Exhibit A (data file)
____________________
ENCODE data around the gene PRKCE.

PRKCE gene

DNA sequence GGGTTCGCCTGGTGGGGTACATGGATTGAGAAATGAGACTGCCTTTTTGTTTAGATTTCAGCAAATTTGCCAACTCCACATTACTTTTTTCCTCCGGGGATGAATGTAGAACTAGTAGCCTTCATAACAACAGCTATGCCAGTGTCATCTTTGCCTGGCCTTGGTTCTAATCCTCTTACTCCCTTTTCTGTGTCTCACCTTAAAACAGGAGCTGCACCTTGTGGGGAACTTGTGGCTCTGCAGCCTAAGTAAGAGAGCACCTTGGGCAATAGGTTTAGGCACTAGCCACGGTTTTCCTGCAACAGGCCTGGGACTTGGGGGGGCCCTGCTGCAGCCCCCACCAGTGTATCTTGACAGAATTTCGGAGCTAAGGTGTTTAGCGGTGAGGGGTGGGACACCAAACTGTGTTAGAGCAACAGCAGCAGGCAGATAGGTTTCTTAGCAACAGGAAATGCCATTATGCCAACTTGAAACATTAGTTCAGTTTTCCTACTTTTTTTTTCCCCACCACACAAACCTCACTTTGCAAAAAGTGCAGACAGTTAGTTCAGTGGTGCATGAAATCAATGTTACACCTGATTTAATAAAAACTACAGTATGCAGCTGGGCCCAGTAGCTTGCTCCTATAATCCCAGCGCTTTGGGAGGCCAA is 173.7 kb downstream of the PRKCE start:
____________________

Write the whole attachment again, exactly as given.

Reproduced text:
ENCODE data around the gene PRKCE.

PRKCE gene

DNA sequence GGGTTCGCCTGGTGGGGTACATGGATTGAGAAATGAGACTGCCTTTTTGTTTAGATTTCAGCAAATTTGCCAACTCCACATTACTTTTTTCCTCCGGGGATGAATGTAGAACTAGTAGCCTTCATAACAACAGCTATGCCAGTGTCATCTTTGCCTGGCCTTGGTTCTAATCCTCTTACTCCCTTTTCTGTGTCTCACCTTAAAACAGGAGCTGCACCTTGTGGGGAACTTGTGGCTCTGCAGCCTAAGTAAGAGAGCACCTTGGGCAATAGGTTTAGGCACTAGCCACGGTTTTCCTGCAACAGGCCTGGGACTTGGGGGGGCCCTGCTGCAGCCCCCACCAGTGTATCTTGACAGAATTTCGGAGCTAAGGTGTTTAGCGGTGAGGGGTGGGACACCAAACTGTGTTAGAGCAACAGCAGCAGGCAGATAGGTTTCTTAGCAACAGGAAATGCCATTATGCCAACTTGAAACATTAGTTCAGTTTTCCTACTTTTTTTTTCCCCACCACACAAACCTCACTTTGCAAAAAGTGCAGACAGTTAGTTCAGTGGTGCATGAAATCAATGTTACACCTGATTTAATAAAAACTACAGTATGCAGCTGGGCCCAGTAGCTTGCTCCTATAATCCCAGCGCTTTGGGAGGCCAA is 173.7 kb downstream of the PRKCE start: